May 4, 2014

Health Scams and Diabetes Con-Artists

This is an odd coincidence. During the middle of April, I received a call from someone saying they were from the Joslin Diabetes Center, had heard that I had diabetes, and had something that they wanted me to participate in as part of a trail. It sounded interesting until the request for money came to cover my transportation to Chicago to be interviewed to see if I qualified for the trial.

The tip-off was when they requested $1,500 for airfare and taxi from the airport. I can drive from my home to downtown Chicago and back home for about $100 at the current gas prices. And I saw no need to travel to Chicago for what could be done over the telephone for a trial interview.

Then to have a blog from Joslin Communications on April 16, on diabetes health scams written in anonymity really had me wondering if my calling the person on the telephone a scammer may have been right on target and maybe it was actually a Joslin employee. No, I don't think that, as Joslin does not call people unless they are an established patient or have responded to call for trial participants.

It is a shame that Joslin Communications does not identify their bloggers as the blogger of this article did a great job of covering some of the types of scams targeting elderly patients. Not covered was the type of scams con-artists attempt by using the names of medical centers or other diabetes organizations. Scammers have a way of using names of recognized medical centers to lend authenticity to their scam.

Yes, using your own brain and a healthy dose of common sense is your best defense against fraud. While everyone to used the trite saying, “If it sounds too good to be true, it probably is,” scammers are also adding some reality and big name medical centers to make it more realistic. Diabetes is one disease that draws con-artists and they know they have a captive audience that is searching for the elusive cure. Because the treatments can be hard on the pocket, many people with diabetes are desperate for a cure as this is the twenty-first century after all.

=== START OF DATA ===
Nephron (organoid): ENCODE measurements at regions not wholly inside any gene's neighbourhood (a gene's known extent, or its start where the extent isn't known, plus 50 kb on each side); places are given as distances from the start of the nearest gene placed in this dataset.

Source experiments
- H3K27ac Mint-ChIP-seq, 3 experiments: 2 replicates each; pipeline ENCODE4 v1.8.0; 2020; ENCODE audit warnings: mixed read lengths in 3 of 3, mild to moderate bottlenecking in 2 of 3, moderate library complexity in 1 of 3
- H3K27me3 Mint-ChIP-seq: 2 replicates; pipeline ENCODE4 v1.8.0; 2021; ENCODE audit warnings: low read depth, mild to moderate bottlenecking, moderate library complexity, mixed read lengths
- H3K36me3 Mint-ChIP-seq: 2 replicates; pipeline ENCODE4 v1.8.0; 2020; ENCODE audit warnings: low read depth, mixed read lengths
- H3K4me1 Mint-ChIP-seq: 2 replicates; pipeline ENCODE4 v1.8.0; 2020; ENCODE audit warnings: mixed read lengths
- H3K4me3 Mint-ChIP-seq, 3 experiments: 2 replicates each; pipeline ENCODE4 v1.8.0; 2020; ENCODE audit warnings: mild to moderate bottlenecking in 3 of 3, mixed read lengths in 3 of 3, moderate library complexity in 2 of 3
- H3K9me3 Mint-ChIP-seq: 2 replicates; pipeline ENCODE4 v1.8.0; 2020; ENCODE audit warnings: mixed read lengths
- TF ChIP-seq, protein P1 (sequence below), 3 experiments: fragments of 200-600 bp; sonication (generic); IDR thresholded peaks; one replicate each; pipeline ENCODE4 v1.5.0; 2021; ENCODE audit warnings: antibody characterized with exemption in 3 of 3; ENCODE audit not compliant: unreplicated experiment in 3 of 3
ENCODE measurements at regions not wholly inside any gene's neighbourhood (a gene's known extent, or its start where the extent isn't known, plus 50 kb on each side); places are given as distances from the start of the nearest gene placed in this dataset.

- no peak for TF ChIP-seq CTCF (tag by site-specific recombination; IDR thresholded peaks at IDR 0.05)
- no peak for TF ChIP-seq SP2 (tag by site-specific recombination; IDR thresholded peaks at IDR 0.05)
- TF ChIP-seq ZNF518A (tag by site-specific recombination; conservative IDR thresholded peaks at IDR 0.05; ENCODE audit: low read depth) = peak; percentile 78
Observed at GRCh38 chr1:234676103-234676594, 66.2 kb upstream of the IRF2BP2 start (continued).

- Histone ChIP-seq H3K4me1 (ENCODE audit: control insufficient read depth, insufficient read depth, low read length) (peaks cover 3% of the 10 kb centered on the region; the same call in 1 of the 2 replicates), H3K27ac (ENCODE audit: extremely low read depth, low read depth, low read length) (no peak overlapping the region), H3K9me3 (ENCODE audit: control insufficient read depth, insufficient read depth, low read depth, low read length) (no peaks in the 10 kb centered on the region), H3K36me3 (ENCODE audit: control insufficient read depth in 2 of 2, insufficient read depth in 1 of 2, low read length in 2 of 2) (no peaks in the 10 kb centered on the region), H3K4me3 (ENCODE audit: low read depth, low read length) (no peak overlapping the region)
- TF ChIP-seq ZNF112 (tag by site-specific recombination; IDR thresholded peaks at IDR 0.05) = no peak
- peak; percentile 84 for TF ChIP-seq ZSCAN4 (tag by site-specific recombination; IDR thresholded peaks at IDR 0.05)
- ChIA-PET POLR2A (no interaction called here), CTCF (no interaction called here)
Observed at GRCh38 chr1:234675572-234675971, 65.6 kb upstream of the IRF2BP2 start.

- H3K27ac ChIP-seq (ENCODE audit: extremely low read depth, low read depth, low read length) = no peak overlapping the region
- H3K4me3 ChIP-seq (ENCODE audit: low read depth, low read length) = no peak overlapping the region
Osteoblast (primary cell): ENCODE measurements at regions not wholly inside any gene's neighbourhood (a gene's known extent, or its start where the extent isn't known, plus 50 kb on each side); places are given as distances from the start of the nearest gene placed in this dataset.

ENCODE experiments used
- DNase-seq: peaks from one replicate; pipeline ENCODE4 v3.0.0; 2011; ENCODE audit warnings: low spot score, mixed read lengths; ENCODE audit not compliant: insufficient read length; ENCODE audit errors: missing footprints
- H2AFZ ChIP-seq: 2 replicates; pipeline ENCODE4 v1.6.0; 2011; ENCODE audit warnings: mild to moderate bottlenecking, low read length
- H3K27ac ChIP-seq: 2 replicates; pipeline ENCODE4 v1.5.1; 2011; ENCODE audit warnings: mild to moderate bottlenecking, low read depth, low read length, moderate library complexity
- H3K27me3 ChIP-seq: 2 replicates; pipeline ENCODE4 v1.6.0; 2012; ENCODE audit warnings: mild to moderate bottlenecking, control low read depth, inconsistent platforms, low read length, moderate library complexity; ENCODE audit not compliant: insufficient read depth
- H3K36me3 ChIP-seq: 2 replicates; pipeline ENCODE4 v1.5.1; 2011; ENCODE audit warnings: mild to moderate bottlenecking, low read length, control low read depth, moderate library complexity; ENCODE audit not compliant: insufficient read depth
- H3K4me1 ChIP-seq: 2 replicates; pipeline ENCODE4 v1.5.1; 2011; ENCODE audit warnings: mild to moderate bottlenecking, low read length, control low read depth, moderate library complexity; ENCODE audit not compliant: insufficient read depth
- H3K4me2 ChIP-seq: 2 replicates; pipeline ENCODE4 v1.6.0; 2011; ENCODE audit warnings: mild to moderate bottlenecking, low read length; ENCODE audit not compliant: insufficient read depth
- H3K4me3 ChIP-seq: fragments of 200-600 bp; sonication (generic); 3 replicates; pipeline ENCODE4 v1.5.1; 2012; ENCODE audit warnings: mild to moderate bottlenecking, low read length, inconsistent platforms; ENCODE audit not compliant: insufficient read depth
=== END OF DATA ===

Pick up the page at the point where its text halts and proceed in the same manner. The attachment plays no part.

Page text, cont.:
Most people are in such a panic about having diabetes and don't realize that diabetes can be managed with nutrition, exercise, and medication. Unfortunately, a cure does NOT yet exist. But because people with diabetes often think that there is a cure, they are often gullible to con-artists.

Since I agree with what the Joslin blogger said for things to do and not to do, I will quote their list. “Things to do & not to do:
  1. Never give out financial information over the telephone unless you have initiated the call. Government agencies, Medicare, and legitimate diabetes organization do not ask for your financial information over the telephone without you initiating the call.
  2. Report fishy calls to the Office of Inspector General OIG Hotline at 1-800-HHS-TIPS or online at Be sure to include the company’s name, telephone number, and address if you know it and a summary of your conversation with the caller.
  3. Check your Medicare Summary Notice and other medical bills to make sure you weren’t billed for things you didn’t order or billed multiple times for the same item.
  4. Do not accept things you haven’t ordered. If you haven’t opened the item, you can refuse delivery or return the item to the sender without paying additional postage or delivery fees.
  5. Check out any supplements you are considering taking at the Office of Dietary Supplements and inform your health care provider before taking a supplement. Look for the US Pharmacopeia, or Consumer Labs seal on supplements you do buy. This will assure you that what is in the bottle matches what is on the label.”

It is also a shame that many doctors are so against supplements that they will not test for deficiencies so that you can know whether you actually need the vitamin or mineral. I can agree that most are available in the foods we eat, but as we age, develop certain diseases or conditions, and limit some of the foods, our bodies sometimes become incapable of utilizing what is in some foods.

Please realize that unless you are a patient at a medical center, you generally will not receive calls from them. If they insist on giving you a telephone number, do record it, call your telephone provider, and ask if the number is a legitimate telephone number for the medical center. Most telephone and cell phone companies will do this free or a small fee.

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